In December, GovernmentCIO Magazine hosted its second CXO Tech Forum, placing government’s blossoming use of artificial intelligence front and center. The event featured panels of public and private sector experts discussing how this technology could revolutionize the federal government.
One panel, moderated by GovernmentCIO Magazine Editor-in-Chief Camille Tuutti, featured General Services Administration Emerging Citizen Technology Office lead Justin Herman; National Institute of Standards and Technology senior scientist Michael Garris; and former White House Deputy Chief Information Officer and current Xerox Chief Information Security Officer Alissa Johnson.
Speakers were given the opportunity to explain the role of AI in their organizations. Johnson said she looks at AI from a perspective of information security. The areas of application for her are “in allowing AI to do better things, more things, bigger things for us so that we can allow our resources to work on higher level, higher-risk tasks and allow AI to fill in that cybersecurity talent gap we’ve all heard about,” Johnson said.
Garris approached the subject from a coordination perspective, saying his focus is on coordinating AI programmatically across the various domains and disciplines of NIST to better provide metrics and measures of trustworthiness for future use.
Herman said his involvement in AI focuses on helping federal agencies create roadmaps for using the technology. Herman described the Emerging Citizen Technology program as “we put together governmentwide programs and interagency efforts in order to start building those roadmaps for the first time.”
Herman shifted the topic of discussion by talking about the chasm between fiction and reality when it comes to government’s AI use.
“The worst thing is for you to walk away thinking that AI is some intangible future state instead of looking at the absolute practical things that could be done today core to IT modernization,” he said.
Responding to his comment, Johnson said AI isn’t an intangible future, “but it is very disruptive.” Johnson added this disruptive nature of the technology stresses the need for public-private partnerships to put structure in place and provide examples in which the technology has succeeded or failed. Doing so might lessen some of the hesitation around AI use.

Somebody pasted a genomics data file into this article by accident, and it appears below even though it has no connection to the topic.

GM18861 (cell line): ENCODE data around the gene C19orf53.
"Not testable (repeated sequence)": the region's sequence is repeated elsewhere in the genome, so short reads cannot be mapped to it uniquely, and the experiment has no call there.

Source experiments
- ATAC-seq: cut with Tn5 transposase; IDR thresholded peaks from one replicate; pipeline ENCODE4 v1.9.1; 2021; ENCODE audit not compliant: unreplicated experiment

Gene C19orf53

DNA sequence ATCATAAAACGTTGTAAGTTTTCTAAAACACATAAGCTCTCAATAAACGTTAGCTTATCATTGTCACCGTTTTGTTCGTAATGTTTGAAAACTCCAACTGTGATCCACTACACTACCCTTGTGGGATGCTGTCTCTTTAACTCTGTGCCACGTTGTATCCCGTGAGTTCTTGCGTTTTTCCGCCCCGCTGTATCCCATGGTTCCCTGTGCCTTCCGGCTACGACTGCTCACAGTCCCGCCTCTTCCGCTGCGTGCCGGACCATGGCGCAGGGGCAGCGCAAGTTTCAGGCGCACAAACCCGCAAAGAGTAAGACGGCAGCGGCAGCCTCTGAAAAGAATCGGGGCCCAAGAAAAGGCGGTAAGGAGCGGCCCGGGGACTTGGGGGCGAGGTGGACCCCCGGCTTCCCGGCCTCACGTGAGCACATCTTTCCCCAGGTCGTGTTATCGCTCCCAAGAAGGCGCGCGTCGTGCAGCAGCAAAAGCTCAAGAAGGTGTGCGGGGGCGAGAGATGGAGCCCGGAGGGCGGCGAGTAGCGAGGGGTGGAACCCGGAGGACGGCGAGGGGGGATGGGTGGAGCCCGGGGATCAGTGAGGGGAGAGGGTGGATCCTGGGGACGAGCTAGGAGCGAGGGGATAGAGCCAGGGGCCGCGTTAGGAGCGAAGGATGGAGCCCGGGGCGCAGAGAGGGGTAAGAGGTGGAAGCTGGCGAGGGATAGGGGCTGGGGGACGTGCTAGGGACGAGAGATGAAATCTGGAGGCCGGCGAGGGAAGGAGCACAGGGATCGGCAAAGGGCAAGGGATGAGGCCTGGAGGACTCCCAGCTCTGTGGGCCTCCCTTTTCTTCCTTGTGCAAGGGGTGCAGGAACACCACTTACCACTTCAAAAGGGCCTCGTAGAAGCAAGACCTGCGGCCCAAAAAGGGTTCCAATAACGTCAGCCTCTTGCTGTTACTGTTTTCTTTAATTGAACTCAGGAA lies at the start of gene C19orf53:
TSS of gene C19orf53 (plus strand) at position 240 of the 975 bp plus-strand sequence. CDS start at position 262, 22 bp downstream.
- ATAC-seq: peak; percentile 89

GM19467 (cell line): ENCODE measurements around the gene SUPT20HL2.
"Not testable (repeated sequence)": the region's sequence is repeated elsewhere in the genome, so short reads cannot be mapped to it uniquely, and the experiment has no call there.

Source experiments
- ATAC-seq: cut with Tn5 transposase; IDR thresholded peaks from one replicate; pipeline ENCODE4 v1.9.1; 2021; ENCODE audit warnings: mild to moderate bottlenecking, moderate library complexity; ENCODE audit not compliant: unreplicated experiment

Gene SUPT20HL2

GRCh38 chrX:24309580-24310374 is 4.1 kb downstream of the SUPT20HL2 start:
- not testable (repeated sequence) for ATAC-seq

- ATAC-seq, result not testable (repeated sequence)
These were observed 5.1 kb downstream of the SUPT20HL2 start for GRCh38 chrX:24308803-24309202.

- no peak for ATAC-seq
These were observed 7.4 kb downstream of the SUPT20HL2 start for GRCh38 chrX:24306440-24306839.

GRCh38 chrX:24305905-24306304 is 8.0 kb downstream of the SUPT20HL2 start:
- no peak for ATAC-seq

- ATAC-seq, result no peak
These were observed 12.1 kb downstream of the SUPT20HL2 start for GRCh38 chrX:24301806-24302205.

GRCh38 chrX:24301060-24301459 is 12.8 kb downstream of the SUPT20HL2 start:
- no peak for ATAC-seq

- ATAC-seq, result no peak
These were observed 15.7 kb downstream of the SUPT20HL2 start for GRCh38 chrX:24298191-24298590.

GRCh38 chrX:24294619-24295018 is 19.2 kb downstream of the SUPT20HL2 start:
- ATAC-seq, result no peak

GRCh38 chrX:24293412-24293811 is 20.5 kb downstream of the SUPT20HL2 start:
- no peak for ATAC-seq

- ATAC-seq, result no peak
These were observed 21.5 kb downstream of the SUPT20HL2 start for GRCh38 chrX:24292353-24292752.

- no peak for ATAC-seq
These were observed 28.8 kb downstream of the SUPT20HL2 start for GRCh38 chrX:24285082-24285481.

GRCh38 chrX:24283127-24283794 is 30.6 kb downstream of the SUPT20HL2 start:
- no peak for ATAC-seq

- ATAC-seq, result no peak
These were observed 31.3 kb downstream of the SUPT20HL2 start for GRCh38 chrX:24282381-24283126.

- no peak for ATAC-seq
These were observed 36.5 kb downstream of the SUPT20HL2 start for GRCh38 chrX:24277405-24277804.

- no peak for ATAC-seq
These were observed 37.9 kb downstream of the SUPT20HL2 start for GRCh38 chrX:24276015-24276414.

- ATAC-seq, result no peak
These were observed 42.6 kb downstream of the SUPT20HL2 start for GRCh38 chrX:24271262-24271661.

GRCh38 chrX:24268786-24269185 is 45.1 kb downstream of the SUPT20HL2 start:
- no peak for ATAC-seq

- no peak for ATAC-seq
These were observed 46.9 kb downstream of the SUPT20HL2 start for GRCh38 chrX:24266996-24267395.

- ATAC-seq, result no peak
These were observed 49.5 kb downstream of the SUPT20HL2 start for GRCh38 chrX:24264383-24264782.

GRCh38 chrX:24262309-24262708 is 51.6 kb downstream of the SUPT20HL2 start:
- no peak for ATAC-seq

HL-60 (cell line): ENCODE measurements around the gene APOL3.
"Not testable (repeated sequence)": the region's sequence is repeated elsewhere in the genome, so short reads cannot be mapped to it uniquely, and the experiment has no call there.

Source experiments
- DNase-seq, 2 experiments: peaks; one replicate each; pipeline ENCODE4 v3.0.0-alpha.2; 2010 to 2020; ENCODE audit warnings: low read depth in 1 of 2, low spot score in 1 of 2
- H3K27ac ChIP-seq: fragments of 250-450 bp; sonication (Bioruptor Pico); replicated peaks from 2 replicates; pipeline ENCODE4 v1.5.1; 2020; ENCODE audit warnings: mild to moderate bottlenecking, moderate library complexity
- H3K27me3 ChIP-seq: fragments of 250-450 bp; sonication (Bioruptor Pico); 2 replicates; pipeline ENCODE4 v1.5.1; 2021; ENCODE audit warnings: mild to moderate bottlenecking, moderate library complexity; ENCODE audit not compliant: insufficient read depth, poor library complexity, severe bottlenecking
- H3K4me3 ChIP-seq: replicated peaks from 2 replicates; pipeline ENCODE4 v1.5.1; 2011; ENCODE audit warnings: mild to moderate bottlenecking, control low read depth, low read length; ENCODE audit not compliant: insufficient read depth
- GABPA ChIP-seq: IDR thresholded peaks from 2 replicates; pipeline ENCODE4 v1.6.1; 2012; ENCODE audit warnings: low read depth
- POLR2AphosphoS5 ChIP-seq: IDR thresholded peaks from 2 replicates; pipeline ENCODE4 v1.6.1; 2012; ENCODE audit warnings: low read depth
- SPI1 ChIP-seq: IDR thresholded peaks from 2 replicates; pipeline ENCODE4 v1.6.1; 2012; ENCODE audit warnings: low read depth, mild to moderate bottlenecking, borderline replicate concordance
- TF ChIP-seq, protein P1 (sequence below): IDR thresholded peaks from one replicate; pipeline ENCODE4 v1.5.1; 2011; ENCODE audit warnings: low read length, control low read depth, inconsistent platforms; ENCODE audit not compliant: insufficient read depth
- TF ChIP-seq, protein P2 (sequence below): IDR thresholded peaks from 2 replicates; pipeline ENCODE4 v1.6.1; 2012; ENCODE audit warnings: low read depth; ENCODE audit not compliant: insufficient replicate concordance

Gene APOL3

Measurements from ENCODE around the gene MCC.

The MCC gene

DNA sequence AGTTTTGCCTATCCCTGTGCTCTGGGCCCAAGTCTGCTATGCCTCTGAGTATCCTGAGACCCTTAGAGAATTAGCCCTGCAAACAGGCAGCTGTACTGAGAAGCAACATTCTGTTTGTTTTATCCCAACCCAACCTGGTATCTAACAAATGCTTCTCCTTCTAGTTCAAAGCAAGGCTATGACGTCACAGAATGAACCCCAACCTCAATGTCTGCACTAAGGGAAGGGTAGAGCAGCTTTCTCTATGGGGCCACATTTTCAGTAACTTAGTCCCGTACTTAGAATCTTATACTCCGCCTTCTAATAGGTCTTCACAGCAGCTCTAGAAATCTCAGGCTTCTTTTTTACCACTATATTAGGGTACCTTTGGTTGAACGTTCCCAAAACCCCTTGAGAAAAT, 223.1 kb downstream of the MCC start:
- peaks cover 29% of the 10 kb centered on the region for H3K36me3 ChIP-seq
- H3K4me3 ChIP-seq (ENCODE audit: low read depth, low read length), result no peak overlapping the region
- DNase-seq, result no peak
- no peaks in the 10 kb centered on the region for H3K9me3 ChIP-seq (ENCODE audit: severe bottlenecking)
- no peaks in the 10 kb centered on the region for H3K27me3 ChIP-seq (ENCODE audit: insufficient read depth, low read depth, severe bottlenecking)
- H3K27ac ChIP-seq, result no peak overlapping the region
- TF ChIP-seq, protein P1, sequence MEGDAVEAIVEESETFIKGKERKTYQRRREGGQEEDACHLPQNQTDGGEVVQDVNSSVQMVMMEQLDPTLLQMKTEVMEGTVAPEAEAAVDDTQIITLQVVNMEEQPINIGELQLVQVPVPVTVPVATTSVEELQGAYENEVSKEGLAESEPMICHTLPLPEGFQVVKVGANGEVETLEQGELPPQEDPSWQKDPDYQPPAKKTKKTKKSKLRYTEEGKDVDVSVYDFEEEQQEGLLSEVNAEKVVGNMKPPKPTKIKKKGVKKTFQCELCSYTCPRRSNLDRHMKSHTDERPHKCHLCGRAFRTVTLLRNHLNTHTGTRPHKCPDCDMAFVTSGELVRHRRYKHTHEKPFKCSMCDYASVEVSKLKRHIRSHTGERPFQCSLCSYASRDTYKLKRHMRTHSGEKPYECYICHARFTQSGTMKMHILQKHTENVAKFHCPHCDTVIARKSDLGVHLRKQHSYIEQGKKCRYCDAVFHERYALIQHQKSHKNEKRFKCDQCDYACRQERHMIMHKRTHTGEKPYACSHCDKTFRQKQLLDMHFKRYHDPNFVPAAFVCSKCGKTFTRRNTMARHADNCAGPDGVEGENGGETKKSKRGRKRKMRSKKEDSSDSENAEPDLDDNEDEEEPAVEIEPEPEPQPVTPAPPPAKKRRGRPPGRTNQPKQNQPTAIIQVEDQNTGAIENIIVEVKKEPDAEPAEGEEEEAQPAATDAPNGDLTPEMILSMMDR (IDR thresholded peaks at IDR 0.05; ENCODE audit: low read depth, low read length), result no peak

Johnson then attributed much of that hesitation around AI to misunderstandings and people’s inability to grasp the technology.
“A lot of people think AI and automatically think the self-driving cars, and you can’t really fathom that, but you can fathom a chatbot,” she said.
The topic of misconception continued when Herman said, “the whole perception is shaped around general intelligence and what you see in movies and stuff, not at the discrete, unique use cases and applications…”
AI has so many applications and different domains, many users don’t realize they’re already using the technology.
“There’s not a single federal agency, probably not a single federal program, that could not benefit today . . . from some minor application of it,” Herman said.
Tuutti then asked the panelists about any potential threats they have seen from AI.
“Everything comes with its own risks, opportunities, barriers and accelerators, so yes, there are risks associated with AI, especially if we leave it to chance,” Herman said, adding that security and structure must be addressed now.
Garris echoed Herman’s sentiments, saying as an R&D industry, it’s NIST’s job to develop and employ this technology responsibly.
“While we do these responsible things in today’s AI, it’s really going to set a platform for us to be able to address the future,” he said. Johnson added to these threats from a security perspective, saying the biggest threat to AI is data because the success of AI depends on quality data.
To hear more about specific AI use cases and the full panel, click here.
GovernmentCIO Magazine will host its third CXO Tech Forum on March 15, titled “Uncle Sam Meets Silicon Valley.” The event, held at the Dockmaster Building at the Southwest Waterfront, will focus on how federal agencies can embrace and encourage a culture of innovation.